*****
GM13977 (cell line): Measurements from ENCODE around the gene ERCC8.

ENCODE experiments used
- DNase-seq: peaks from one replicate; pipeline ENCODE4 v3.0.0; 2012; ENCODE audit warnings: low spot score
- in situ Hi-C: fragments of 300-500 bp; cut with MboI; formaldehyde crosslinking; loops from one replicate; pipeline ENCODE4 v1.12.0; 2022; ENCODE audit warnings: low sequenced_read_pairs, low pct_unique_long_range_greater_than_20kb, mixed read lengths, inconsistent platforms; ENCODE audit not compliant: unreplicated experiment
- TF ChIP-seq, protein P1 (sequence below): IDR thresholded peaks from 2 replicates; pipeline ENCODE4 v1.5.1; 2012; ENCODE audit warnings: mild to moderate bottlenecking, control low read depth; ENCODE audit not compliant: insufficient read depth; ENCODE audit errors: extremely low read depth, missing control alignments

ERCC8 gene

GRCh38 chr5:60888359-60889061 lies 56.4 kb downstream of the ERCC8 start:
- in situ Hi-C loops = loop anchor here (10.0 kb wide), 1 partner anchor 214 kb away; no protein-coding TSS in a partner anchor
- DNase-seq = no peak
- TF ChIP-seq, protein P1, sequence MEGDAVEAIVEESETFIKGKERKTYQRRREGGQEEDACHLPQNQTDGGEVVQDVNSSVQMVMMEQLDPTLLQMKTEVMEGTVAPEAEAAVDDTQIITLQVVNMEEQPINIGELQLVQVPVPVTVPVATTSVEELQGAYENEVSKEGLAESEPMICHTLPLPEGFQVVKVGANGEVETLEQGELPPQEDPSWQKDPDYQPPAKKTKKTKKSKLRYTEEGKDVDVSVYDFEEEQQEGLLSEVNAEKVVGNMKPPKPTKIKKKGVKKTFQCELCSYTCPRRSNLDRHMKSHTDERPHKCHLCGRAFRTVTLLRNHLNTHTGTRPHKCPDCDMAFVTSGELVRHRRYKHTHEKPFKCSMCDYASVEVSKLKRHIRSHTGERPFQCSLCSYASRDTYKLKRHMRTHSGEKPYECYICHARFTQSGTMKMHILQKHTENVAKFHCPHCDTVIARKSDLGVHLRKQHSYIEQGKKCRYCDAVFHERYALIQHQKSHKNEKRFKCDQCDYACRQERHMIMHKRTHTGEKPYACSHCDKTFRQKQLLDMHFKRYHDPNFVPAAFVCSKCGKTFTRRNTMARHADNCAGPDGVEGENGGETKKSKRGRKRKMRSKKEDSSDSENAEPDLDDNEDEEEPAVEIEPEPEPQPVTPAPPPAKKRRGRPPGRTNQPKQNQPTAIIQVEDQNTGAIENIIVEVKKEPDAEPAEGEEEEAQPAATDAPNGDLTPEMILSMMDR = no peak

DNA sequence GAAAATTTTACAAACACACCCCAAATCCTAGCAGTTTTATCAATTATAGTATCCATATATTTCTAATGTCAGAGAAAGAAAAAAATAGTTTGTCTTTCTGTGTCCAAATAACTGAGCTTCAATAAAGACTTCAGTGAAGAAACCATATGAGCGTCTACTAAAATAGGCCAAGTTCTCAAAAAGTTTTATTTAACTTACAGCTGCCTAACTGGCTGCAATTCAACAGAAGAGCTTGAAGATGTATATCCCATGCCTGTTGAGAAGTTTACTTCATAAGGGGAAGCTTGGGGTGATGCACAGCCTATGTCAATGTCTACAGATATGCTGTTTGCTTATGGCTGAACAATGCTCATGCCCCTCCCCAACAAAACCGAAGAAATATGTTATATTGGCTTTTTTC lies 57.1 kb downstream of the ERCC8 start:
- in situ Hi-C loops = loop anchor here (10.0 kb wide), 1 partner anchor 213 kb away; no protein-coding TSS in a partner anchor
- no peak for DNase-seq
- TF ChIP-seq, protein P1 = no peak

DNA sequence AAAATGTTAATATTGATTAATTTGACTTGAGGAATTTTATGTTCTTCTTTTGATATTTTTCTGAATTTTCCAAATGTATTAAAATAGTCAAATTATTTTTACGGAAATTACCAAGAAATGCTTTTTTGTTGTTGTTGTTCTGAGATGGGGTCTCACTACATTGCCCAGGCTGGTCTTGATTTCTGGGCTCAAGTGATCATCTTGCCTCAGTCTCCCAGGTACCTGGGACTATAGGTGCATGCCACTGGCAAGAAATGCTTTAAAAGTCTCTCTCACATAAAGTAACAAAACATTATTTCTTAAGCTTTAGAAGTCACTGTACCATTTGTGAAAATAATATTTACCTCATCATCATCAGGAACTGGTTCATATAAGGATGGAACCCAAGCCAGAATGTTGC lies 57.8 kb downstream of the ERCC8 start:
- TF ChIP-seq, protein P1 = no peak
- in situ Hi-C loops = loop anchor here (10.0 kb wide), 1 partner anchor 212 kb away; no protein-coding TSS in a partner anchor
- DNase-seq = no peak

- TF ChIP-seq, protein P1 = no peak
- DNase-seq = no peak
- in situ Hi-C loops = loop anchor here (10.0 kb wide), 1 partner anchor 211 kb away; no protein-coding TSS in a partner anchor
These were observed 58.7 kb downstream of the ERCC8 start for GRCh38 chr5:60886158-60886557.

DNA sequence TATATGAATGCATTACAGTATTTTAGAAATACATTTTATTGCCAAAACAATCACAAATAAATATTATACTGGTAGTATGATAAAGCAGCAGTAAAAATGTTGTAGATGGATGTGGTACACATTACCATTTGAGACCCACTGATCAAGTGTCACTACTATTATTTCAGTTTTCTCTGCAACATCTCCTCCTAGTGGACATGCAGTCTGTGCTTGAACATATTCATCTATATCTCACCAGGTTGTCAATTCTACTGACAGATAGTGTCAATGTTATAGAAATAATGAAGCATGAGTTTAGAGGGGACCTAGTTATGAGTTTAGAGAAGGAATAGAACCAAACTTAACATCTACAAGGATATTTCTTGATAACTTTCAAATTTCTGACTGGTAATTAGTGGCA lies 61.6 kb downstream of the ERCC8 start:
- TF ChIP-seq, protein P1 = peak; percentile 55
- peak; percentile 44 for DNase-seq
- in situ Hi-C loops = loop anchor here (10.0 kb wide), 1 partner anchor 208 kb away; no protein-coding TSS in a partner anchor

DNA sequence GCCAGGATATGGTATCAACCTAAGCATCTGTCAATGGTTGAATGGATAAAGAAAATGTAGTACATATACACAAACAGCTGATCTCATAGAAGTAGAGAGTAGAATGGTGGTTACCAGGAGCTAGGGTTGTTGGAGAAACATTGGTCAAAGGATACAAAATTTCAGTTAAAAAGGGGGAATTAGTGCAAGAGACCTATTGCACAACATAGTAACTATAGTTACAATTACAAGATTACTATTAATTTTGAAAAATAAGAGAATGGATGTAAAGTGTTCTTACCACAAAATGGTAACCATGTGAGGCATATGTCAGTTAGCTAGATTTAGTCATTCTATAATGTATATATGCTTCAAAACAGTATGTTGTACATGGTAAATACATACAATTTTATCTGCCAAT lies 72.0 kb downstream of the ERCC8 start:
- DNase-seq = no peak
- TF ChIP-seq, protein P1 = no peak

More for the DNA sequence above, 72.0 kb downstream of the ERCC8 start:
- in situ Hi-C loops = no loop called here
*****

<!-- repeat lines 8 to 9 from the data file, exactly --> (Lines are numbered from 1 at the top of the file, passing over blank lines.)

- in situ Hi-C loops = loop anchor here (10.0 kb wide), 1 partner anchor 214 kb away; no protein-coding TSS in a partner anchor
- DNase-seq = no peak